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Excessive both in his early violence and his later devotion, Gowther abdicates his duchy, marries the princess whose life and voice were miraculously restored, rises to the position of Emperor, and, on his death, becomes a saint.A hodgepodge of shocking violence and sobering devotion, this narrative poses some interesting questions for the student of Middle English literature.Gowther’s demonic pedigree shows itself early as he literally sucks dry nine nursemaids, all of whom die.
Otherwise, the text has until recently been largely ignored by literary critics, who often balk at the structural and artistic deficiencies of this poorly told popular romance. Charbonneau likely captures something of the response many a new critic once had to the poem when she laments, “How could an author expect us to believe this hopelessly ill-prepared transformation from devil’s son to saint . I enjoy teaching this poem, which has much to say about the late middle ages, and I’ve found my students are fascinated both by the narrative itself and the poem’s relationships to more canonical medieval works.
begins by describing Gowther’s conception, which resulted from a union between a human duchess and the very same demon who earlier fathered Merlin himself.
To prove his contrition and carry out his penance, Gowther eats only what has first been in the mouth of a dog and regularly lounges, dog-like, under the table of the Emperor’s court before demonstrating his martial abilities in a Holy War against the enemies of Christendom.
Fighting in three days of hard battle, he rescues the Emperor himself and kills a pagan Sultan who earlier demanded the hand of the Emperor’s mute daughter.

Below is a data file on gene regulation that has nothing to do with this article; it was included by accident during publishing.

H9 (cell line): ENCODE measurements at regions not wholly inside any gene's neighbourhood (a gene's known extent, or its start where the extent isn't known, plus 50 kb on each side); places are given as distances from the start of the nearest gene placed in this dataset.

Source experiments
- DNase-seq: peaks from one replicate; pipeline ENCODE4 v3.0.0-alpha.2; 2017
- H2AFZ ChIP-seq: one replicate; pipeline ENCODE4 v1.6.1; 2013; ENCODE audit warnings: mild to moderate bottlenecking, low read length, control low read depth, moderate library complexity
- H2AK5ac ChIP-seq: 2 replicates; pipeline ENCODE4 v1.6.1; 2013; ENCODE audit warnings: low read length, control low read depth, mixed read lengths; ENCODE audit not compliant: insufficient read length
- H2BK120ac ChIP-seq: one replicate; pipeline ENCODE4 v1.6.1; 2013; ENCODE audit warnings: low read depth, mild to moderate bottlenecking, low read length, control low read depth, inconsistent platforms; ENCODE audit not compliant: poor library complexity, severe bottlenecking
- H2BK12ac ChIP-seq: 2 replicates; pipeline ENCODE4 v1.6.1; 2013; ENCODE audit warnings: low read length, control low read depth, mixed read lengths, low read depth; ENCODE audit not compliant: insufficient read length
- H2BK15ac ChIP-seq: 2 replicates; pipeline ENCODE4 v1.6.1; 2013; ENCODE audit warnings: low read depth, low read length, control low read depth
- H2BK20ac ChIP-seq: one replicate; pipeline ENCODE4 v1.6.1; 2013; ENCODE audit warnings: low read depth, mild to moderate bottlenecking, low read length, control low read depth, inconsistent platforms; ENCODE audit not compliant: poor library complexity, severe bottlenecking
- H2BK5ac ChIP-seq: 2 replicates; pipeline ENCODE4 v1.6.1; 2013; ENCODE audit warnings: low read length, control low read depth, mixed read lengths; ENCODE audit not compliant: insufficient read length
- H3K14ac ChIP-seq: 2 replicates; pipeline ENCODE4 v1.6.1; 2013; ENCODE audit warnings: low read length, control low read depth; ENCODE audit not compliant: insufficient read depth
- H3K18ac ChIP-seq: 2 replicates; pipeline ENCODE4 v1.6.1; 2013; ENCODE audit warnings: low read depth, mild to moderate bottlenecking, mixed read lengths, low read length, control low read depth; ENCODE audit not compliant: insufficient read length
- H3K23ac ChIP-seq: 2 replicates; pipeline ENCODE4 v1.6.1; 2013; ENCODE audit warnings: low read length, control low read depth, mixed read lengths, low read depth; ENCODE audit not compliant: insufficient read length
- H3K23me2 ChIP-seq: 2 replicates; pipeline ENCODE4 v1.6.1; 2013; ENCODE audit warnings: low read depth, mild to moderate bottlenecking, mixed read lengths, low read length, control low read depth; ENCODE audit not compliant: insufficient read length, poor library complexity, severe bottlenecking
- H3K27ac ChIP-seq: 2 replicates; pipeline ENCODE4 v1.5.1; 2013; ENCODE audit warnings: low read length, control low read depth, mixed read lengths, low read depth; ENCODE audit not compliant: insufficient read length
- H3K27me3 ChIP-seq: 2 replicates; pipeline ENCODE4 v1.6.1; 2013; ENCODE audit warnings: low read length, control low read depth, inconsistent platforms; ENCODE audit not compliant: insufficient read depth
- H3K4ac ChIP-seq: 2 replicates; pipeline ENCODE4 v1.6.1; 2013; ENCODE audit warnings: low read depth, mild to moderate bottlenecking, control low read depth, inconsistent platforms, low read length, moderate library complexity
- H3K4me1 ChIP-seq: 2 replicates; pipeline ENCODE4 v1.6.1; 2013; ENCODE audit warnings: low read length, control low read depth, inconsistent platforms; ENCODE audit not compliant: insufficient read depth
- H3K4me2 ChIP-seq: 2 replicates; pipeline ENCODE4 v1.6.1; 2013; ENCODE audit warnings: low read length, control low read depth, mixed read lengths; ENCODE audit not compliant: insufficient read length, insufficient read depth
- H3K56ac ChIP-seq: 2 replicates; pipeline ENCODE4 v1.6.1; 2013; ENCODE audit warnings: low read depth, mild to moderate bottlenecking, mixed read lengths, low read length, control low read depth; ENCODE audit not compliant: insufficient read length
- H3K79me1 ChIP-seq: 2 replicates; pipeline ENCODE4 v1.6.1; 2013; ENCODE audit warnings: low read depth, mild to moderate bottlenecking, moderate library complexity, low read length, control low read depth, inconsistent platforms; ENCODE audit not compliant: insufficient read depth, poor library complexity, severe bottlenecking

A more traditional approach to the poem might focus on plot and emphasize Gowther’s relinquishing of excessive violence and his adoption of a proper chivalric identity (Blamires, Mc Gregor, Mitchell-Smith).
Using such an approach, one might construct a unit comparing , or any number of Arthurian texts that contemplate the role of violence in knightly culture and the ways in which chivalric literature identifies licit and illicit forms of violence in the act of constructing proper knightly behavior.
This is often the context that makes most sense for students, and there’s enough critics writing on this issue that it can be pursued through new critical, cultural studies, and psychoanalytic approaches.
Critics likewise have focused on the role of penitence in the text, and in the survey course I’ve used as a kind of transitional piece as we move away from courtly, chivalric literature to religious genres and concerns.
B.43 and National Library of Scotland MS Advocates 19.3.1.
Both the Royal and Advocates versions are available in print (Rumble 179-204 and Laskaya and Salisbury, respectively).